Part 1: Setting up the Challenge & Noise Reduction Series
And Continuing The Red Giant Magic Bullet Suite Series
This Insight is part of three different series – spanning multiple plugins and workflows.
I actually started thinking of this Insight as a simple review of Magic Bullet’s latest ‘Denoiser 3’, available stand-alone or as part of the Magic Bullet Suite of plugins. That series started with an overview of what’s new in Magic Bullet Looks 4. It’ll continue in future Insights with reviews of Denoiser 3, Renoiser (and then probably a wrap-up with the other plugins in the suite: Magic Bullet Mojo, Cosmo and Film).
But Noise Reduction filters are a critical tool in every color correction war chest. Let’s face it… our work, even done expertly, tends to find noise and exaggerate that noise. Often the noise is invisible until we start our work, when suddenly, the noise is in plain view – to the horror of our clients.
What’s the solution to this nasty side-effect of color grading? Plug-ins.
This Insight is tagged as part of a Noise Reduction Plug-in series
We are first exploring DaVinci Resolve Studio’s built-in Noise Reduction. In later Insights, we’ll take a look at Red Giant’s Denoise 3 and then another look at Neat Video (which was previously given in-depth treatment by Robbie Carman). I’ll be offering relative scores of the reviewed plug-ins on three criteria:
- Ease of Use
- Depth of Toolset
- Real-time Playback
If you’re familiar with all three filters then on the first two criteria you can guess how I’ll score each of the plug-ins. On the third criteria, which is critical in judging the quality of noise reduction, I have no idea how all three of these will score. Why? I’m new to working on a relatively high-end PC rig. It’s only been 6 months, after 2 decades on a Mac, and this PC keeps surprising me. I know that DaVinci Resolve 14 screams on this machine. But how will those two other plugins work in a best-case scenario? I have no idea.
Also, Denoiser 3 only supports Adobe and Apple hosts. I’ve not spent much time in Premiere Pro on a PC… so we shall see. And Neat Video? It is easily the most GPU-intensive of these three solutions and I’m unclear if Resolve 14 has helped, or hurt, that plugin.
Note: I won’t be declaring winners or losers – since your preference will have to take into account pricing and your personal technical proficiency. It’s up to you to take my relative scores on those three criteria, mash them together and judge for yourself which best suits your needs?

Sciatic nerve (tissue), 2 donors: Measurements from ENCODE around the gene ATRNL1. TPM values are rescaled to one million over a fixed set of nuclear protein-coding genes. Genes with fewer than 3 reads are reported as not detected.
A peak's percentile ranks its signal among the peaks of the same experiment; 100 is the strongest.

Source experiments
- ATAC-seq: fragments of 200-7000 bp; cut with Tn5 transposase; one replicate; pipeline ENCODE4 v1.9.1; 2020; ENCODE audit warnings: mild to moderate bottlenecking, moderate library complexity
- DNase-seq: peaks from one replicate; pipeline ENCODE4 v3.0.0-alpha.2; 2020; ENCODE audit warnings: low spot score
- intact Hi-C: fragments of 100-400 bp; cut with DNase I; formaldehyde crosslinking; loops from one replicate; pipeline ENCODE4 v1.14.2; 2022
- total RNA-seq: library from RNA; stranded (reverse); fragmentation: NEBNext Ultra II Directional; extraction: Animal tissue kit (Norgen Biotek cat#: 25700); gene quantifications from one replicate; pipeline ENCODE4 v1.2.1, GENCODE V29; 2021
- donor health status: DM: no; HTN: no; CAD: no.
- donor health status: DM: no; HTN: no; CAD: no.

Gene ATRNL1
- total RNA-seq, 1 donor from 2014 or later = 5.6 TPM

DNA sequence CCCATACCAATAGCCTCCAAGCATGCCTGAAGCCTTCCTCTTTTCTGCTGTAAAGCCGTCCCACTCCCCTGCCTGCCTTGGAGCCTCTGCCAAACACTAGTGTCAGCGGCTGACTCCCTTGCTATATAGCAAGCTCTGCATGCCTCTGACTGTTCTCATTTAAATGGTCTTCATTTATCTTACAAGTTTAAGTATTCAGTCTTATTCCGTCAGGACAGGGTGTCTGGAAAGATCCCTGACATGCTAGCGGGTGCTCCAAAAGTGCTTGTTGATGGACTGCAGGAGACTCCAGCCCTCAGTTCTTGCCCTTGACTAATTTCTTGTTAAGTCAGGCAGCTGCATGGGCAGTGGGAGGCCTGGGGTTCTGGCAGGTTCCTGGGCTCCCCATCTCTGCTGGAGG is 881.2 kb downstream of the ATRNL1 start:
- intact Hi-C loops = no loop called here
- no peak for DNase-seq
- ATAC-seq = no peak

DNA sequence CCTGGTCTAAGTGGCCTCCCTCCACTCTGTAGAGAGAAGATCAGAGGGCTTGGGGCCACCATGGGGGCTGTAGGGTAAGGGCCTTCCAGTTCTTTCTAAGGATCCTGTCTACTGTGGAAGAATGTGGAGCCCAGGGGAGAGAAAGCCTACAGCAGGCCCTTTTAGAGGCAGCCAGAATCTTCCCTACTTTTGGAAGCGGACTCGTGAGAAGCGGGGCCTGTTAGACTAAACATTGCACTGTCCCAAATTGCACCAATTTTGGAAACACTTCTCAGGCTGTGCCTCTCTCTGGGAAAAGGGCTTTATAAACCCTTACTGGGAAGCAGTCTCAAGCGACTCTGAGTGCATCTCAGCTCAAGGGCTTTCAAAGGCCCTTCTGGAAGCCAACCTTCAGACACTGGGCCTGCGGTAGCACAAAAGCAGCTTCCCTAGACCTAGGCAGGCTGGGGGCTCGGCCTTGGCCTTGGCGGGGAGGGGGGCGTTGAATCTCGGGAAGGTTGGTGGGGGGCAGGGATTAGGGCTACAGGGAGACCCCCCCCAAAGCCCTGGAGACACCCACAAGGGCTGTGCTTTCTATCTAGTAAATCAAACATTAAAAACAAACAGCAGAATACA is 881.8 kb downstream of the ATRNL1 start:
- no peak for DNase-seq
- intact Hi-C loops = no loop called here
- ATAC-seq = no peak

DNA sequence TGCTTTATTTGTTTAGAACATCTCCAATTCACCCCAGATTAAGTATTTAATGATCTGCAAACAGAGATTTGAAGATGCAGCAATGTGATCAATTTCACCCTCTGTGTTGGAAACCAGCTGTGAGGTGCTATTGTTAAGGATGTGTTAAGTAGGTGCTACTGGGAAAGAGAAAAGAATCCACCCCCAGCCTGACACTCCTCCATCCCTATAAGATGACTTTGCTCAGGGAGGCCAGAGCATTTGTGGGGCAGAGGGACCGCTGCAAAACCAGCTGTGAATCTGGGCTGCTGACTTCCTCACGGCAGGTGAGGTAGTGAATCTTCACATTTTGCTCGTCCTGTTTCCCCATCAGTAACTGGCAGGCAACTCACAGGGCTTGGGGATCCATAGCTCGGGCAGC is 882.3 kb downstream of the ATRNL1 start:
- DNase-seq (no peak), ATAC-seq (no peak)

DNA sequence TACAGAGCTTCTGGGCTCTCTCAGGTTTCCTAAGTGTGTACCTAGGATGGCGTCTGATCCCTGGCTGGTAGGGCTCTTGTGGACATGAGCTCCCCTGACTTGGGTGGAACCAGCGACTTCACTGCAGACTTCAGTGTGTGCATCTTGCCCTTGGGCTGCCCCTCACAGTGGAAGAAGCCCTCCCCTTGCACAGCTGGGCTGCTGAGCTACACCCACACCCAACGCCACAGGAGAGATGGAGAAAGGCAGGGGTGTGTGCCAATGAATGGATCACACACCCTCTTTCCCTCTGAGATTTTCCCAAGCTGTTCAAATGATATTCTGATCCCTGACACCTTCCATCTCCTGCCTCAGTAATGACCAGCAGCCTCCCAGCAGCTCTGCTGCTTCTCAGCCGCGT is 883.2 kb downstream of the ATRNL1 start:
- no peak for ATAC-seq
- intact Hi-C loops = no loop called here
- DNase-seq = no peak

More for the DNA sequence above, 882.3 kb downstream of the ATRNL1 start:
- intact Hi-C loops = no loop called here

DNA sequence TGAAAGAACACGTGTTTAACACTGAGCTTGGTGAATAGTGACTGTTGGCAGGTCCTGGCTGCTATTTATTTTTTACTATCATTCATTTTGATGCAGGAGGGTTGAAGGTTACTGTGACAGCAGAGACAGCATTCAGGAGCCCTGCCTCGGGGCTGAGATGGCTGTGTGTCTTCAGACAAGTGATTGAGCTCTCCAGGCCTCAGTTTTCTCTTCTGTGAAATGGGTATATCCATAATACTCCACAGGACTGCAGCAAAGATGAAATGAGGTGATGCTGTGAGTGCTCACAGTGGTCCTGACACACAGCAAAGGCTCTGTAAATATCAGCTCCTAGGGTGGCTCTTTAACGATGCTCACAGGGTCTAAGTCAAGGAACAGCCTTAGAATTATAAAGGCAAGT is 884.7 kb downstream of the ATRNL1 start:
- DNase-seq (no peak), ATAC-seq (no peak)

That said, it will take a few weeks to get through all these Insights which creates an opportunity for you…
Do you have a noise reduction plug-in for Premiere or Resolve you want me to look at?
Please ask. New solutions are constantly being developed and if I can get my hands on something you’ve been considering – I’m happy to throw it into the mix!
Today, we are starting in Davinci Resolve Studio and looking at how to use Noise Reduction on a rather challenging clip.
This Insight is a Temporal Noise Reduction refresher for many of you, and a quick introduction for the rest of you. You’ll learn:
- How to selectively apply Noise Reduction to the static portions of an image
- How to selectively ‘dial in’ what portions of an image are considering static
- How to turn off Motion Estimation completely while applying Noise Reduction
- How to apply Noise Reduction differently between the Luma and Color portions of the image
This Challenge Clip has all the elements that non-feature film / non-commercial colorists have to deal with all the time:
Lush, but flawed, images:
- Non-Raw, non-Log HD footage at a 4:2:2 sampling (or lower)
- 8-bit recordings
- Relatively low data rates
- Big exposure changes
- Clipped highlights
- And color correction challenges that induce noise reduction
Oh. Did you hear me type: Challenge?
That’s right, I’m channeling my inner Dan Moran and starting my own Challenge Series.
This Insight is also tagged as Part 1 of a Can You Save This Shot? Series!
Under the video Insight below I’m providing a link to download a test shot Mixing Light licensed from Adobe Stock video. Under their licensing agreement we can offer it to you, our members, for download…
But before I color grade it, you’re color grading it. YOU are fixing this shot, on your own and then showing it to me in the Comments for this Insight.
But I’m not your client. I’m your Supervising Colorist.
In the Video Insight below I answer the following questions for you to execute:
- Why is this shot awesome?
- What does the client expect you to do with it?
- What do I expect you NOT to do with it?
- If the two previous instructions are in conflict, which gets priority?
After watching the Insight and downloading the Challenge Clip your task is to execute this Challenge. You’ll upload your final result to a video sharing service and paste the link into the comments.
In Part 2 I’ll offer up my solution to this Challenge
If you’re wondering, I haven’t yet graded this shot. I’ve played with it. I know where I want it to go (and so does my client). But I’ve definitely not graded it the way I’m asking you to grade it. So it’s a fair fight and I may be boxing myself into a corner, too!
And when Part 2 of this Challenge goes live, I’ll be closing the comments here. So if you want to participate be sure to find the time to do this over the next 2 weeks!
P.S. – I’m traveling at the end next week, so I may go radio silent for a few days. No worries – when I’m back, I’ll respond to every person who uploads!
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